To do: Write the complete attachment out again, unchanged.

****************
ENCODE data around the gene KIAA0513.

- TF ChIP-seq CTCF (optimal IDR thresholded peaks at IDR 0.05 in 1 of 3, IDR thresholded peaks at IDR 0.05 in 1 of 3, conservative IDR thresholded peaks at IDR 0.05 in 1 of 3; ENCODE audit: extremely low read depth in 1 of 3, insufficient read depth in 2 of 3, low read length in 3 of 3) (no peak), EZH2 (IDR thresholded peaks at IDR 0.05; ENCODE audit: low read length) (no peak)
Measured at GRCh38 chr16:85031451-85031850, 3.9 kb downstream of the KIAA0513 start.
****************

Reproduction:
ENCODE data around the gene KIAA0513.

- TF ChIP-seq CTCF (optimal IDR thresholded peaks at IDR 0.05 in 1 of 3, IDR thresholded peaks at IDR 0.05 in 1 of 3, conservative IDR thresholded peaks at IDR 0.05 in 1 of 3; ENCODE audit: extremely low read depth in 1 of 3, insufficient read depth in 2 of 3, low read length in 3 of 3) (no peak), EZH2 (IDR thresholded peaks at IDR 0.05; ENCODE audit: low read length) (no peak)
Measured at GRCh38 chr16:85031451-85031850, 3.9 kb downstream of the KIAA0513 start.